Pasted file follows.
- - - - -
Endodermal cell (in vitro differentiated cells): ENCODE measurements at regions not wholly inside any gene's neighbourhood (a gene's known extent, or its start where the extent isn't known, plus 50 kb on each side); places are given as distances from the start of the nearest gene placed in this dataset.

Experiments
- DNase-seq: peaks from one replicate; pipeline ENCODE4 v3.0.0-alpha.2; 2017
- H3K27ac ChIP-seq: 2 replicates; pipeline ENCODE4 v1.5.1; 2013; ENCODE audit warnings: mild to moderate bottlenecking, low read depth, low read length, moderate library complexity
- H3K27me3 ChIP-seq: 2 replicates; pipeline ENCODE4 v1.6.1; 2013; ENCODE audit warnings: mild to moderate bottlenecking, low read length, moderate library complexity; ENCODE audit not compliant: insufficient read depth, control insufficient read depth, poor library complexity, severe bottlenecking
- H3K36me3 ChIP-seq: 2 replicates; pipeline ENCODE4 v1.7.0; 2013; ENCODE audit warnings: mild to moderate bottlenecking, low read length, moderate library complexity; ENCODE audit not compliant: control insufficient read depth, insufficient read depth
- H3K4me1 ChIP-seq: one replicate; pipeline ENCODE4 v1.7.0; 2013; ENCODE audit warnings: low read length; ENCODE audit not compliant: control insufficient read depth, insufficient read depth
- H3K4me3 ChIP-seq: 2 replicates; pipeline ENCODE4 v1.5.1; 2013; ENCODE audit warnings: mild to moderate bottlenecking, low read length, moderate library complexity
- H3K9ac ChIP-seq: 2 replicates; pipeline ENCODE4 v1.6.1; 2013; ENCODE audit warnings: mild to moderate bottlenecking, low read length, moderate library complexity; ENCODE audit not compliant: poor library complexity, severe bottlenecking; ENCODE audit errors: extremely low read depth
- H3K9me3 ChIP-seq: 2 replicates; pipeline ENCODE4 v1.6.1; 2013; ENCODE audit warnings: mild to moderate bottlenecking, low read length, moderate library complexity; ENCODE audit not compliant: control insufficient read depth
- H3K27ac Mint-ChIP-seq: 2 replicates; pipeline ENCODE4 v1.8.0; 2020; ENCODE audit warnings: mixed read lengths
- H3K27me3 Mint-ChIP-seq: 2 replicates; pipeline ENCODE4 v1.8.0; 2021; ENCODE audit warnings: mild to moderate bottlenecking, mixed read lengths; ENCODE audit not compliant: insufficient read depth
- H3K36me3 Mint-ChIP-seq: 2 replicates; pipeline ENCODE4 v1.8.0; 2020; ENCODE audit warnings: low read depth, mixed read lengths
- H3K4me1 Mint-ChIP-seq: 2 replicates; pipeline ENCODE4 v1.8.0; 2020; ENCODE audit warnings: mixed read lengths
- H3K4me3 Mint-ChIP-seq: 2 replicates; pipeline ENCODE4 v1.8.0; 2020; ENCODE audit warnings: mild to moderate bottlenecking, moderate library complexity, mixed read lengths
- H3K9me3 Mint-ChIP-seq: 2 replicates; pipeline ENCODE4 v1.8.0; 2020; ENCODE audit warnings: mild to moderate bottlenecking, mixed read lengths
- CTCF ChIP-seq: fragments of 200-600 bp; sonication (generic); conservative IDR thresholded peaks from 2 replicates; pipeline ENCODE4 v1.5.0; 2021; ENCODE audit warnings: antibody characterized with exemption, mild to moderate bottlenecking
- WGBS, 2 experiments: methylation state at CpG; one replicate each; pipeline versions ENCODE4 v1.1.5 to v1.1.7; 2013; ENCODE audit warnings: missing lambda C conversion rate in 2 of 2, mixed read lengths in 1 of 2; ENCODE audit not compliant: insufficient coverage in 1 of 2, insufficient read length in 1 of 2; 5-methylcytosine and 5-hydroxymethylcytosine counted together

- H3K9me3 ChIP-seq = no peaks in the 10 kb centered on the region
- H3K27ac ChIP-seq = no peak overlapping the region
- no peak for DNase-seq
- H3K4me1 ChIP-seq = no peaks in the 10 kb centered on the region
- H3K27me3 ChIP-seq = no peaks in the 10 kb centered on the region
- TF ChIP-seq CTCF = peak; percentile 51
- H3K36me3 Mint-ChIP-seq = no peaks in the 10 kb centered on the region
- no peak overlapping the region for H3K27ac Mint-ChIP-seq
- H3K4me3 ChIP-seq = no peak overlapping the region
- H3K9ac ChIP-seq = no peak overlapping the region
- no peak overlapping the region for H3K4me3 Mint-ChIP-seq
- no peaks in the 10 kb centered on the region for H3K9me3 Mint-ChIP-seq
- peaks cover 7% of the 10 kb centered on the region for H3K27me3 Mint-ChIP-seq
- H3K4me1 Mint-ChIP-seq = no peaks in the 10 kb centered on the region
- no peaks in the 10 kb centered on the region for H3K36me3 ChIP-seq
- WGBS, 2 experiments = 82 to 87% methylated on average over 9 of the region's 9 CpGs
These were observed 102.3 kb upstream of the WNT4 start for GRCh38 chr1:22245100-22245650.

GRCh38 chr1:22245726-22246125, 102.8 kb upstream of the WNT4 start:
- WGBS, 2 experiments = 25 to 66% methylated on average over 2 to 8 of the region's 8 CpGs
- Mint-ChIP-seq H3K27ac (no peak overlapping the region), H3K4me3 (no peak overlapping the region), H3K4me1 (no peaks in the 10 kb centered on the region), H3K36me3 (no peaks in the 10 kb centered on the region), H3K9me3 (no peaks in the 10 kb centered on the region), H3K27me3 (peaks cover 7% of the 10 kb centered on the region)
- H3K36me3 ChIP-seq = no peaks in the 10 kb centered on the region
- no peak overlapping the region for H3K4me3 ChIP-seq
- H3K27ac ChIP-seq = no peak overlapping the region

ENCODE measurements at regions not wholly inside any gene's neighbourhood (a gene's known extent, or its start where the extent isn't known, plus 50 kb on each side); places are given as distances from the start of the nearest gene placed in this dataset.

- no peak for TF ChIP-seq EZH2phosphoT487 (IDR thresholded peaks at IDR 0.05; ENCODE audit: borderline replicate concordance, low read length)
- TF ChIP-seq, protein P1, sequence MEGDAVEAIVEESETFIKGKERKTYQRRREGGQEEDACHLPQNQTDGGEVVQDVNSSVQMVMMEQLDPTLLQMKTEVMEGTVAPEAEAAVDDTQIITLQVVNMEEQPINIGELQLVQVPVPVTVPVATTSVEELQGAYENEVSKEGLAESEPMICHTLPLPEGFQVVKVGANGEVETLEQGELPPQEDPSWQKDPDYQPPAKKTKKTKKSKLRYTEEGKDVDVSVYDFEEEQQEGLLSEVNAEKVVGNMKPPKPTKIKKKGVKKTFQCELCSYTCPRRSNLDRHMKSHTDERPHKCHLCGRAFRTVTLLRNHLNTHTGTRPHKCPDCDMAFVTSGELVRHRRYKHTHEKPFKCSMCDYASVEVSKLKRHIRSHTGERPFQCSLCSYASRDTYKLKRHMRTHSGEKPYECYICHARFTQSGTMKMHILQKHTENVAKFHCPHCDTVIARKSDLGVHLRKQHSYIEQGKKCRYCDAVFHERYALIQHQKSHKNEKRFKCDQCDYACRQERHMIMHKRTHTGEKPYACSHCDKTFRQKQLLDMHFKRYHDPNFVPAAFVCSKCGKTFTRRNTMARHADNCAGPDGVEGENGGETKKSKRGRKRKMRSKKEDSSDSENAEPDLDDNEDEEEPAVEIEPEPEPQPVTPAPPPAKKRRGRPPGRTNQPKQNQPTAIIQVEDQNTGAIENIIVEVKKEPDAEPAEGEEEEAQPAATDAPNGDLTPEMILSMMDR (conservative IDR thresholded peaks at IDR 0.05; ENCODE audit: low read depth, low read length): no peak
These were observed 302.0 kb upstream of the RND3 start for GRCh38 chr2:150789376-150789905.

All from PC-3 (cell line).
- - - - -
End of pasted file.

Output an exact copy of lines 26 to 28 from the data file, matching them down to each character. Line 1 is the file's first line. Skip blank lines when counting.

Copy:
- no peak overlapping the region for H3K27ac Mint-ChIP-seq
- H3K4me3 ChIP-seq = no peak overlapping the region
- H3K9ac ChIP-seq = no peak overlapping the region